On the heels of Killer Mike’s powerful speech to the citizens of Atlanta, pleading for community organization and an end to American oppression, “RTJ4” was released — a billionaire-destroying, corruption-uncovering, rallying cry for justice in a country desperately seeking a moral compass.
With that speech, you know this album was going to be unflinching in its criticism of the country’s legacy of racism. And given the beautiful shows of slacktivism on Instagram, including posts of black boxes and reposts of the NFL’s statement against racism, the suburbs are receptive as ever for a politically poignant rap album.
But the duo of El-P and Killer Mike are committed to justice in a way many artists have been silent about recently. In an effort to make their music more accessible, the duo made this album free, and in support of grassroots movements fighting for racial justice, Killer Mike hosted a Zoom call to meet with leaders of many organizations to elevate their voices and strategies.
The album’s strengths lie in its inventive beat selection, razor-sharp critique, and close-to-home storytelling. Viewed from that lens, it’s easy to glean a surface understanding of each track, but the true appreciation comes from pulling up these lyrics and reading along. It can sometimes prove difficult to digest the depth of their lyrical ass-kicks while enjoying these knock-your-head-off beats.
The project boasts noisy, bombacious, and rowdy instrumentals designed to keep the thunder rumbling while El-P provides the wide-ranging left hooks just as Killer Mike comes in with his pinpoint right hand.
The most mainstream-friendly tracks are “ooh la la” and “JU$T.” The former rocks a beat with a familiar rhythm; “Lip Gloss” by Hot Mama is overtly recognized in the song’s accompanying video, making for a digestible track without sacrificing the in-your-face noise and criticism fans of RTJ have come to love.
“JU$T” is a collaboration that’s been waiting to happen for years, as Pharrell Williams’s introduction to the RTJ dynasty goes about as smoothly as it could possibly go. Skateboard P fans will immediately recognize the beat as his signature; a rotund bassline and church choir sound effects make for an entertaining instrumental easily tap-danced upon by Killer Mike, while El-P and Rage the Machine frontman Zach de la Rocha serve the toughest bites, sounding like grizzled hyenas yipping about a recent kill.
But with a bit of concentration, “walking in the snow” unveils itself as a longsword of criticism, particularly focusing on police brutality and modern versions of slavery. Nothing can be said that isn’t by El-P and Killer Mike on this one — and that goes for the rest of their critiques on American oppression and racism. Read up on their lyrics if you’re interested because it can’t be done justice in an article.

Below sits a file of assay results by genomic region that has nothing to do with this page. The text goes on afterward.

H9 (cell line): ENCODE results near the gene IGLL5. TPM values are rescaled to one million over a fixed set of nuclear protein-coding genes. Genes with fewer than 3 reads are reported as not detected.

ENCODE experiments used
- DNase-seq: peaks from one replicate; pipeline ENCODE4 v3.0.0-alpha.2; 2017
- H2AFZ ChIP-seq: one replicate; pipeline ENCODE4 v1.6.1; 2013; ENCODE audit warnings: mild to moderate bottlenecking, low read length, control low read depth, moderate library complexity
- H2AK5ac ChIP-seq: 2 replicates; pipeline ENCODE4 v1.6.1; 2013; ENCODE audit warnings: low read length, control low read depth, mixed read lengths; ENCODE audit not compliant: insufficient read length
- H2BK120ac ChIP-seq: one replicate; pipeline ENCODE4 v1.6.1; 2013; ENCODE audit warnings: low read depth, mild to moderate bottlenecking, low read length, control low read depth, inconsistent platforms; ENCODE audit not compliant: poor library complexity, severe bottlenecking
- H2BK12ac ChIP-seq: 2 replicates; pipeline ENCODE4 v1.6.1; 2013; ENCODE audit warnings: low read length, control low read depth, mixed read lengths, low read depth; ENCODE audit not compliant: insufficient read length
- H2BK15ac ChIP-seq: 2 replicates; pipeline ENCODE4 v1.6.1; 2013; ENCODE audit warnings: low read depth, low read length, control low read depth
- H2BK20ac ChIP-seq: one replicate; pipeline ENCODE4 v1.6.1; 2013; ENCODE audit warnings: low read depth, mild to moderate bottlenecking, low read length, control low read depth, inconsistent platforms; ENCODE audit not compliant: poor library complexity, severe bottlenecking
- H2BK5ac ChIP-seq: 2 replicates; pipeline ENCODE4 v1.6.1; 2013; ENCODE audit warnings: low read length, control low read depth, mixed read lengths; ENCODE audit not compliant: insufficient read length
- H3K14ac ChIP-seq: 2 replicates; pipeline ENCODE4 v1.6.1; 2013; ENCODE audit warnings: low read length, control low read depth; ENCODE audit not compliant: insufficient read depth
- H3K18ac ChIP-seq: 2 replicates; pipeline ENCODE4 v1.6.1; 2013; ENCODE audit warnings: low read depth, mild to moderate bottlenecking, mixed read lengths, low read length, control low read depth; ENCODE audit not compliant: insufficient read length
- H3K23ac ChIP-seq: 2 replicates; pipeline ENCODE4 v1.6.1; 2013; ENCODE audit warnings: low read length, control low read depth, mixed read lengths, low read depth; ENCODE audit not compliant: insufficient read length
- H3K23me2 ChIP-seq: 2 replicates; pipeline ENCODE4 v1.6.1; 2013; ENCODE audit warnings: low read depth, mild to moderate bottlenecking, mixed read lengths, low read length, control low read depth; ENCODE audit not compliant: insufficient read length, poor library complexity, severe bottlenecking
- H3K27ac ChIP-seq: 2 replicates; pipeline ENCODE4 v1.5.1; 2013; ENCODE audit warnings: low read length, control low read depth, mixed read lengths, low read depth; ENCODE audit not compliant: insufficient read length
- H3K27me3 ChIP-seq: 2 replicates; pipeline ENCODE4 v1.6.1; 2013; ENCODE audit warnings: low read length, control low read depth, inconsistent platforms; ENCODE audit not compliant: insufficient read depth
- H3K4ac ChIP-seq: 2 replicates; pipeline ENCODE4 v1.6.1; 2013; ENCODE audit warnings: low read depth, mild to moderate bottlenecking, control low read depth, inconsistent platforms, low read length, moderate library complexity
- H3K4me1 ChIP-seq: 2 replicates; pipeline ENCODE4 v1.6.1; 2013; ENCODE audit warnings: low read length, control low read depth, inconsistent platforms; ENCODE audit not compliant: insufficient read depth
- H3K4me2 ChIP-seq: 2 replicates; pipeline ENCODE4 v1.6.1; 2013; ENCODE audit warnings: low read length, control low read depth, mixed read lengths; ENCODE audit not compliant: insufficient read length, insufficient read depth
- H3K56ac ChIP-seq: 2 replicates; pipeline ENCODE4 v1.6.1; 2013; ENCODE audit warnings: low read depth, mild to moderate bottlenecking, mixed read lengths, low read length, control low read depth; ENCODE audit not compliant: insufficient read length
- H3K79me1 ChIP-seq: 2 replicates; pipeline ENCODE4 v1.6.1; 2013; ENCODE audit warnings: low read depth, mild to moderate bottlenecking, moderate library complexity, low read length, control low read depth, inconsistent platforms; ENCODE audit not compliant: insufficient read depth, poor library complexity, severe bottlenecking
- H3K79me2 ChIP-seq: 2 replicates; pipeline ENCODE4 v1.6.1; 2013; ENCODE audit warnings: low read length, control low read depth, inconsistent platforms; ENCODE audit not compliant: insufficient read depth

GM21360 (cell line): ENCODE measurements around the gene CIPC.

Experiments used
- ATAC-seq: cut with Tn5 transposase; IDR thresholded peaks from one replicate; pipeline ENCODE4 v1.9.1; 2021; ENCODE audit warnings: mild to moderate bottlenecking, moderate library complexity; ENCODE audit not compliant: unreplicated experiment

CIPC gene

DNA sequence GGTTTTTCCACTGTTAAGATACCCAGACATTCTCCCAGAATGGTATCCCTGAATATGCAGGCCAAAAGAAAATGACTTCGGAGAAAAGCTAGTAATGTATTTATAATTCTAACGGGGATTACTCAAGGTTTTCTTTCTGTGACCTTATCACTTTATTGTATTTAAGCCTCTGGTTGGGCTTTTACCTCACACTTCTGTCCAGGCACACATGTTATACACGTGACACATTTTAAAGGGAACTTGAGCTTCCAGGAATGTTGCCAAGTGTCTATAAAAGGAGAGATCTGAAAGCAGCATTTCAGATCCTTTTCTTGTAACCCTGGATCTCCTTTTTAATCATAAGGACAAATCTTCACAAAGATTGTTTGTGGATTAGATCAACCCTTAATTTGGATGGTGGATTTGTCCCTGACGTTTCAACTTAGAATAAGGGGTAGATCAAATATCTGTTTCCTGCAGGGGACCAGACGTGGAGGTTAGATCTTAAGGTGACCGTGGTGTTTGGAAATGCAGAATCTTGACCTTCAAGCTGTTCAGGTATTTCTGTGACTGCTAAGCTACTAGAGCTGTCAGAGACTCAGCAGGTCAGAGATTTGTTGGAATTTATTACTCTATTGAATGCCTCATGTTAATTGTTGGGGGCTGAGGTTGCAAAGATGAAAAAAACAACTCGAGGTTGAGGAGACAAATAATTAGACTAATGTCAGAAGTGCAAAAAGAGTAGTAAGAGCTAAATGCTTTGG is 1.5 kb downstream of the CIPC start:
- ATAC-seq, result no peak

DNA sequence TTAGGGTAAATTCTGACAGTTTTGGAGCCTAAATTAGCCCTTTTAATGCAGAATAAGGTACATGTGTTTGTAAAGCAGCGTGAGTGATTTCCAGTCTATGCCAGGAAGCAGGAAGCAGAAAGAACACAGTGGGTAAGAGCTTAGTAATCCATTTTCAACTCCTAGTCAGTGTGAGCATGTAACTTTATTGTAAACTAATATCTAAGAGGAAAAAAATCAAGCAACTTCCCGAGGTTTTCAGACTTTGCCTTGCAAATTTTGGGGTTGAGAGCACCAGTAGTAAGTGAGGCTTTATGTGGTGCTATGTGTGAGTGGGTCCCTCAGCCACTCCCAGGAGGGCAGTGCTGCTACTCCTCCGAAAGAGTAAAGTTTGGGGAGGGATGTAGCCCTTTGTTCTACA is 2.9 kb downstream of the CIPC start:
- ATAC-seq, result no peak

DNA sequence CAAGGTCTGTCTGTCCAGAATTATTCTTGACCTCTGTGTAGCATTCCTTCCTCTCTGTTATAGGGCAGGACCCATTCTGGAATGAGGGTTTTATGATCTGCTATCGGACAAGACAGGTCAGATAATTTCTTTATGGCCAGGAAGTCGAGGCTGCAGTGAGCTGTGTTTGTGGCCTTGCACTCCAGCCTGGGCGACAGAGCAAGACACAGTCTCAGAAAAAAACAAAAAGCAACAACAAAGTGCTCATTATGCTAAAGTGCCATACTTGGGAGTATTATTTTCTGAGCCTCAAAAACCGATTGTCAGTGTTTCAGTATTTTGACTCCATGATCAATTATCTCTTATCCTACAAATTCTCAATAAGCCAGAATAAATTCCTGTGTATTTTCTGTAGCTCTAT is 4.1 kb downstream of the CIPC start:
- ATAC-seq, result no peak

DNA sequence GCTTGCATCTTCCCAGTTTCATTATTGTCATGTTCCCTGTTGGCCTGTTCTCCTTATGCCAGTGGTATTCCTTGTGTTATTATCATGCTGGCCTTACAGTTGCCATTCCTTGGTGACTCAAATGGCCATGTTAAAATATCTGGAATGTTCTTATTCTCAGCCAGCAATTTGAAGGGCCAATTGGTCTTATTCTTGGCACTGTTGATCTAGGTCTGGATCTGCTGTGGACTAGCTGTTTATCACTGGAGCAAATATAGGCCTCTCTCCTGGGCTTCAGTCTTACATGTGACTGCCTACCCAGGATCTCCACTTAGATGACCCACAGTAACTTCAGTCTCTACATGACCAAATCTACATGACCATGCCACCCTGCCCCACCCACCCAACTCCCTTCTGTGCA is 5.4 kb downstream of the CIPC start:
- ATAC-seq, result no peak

Something to focus on alongside their strength in criticism is their longevity in the rap game. More directly addressed by El-P but still touched on by Killer Mike, it’s important to take a second to appreciate some of the biggest names in hip-hop that don’t necessarily get appreciated by casual listeners due to a lack of interest in playing the industry’s games. The duo represents some of the best parts about hip-hop as a culture, with El-P’s entrepreneurial spirit and ability to recreate cityscapes with his instrumentals and Killer Mike’s well-rounded talent for rap: he’s got the critical mindset, wide vocabulary, quick tongue, and philosopher reading level that mark the more mainstream GOAT rappers.
But despite all that, they never take themselves too seriously. “the ground below” might not jump off the page as one of the album’s best songs, but their ability to speak on serious issues while addressing their own silliness is one that shows they won’t pretend they’re morally higher than anyone else. A classic rock guitar sample reverberates while Killer Mike states his sexuality honestly; “Not a holy man but I’m moral in my perversiveness / So I support the sex workers unionizing their services,” and El-P flaunts his ridiculous mindset, “I’ll slap a dying child he don’t pronounce my name correct.”
The album’s close is appropriately dramatic, providing ample time to digest RTJ’s lyrical slaughter of America’s elite. Killer Mike takes some time to say goodbye to his recently passed mother and addresses the harsh reality many black activists face, bringing in his wife’s perspective: “I need a husband more than the world need another martyr.” The song reads similar to any of the other conclusions to the first three RTJ projects, wasting no time with refrains and sticking directly to the way El-P and Killer Mike want to be remembered. After a long lyrical pause, the duo is seen away as the “Yankee and the Brave,” sending them off as a pair of anti-hero heroes, donning their baseball mascots as pseudonyms, and sailing off into the halls of the hip-hop Hall of Fame. It’s a comic book ending for one of the game’s best duos.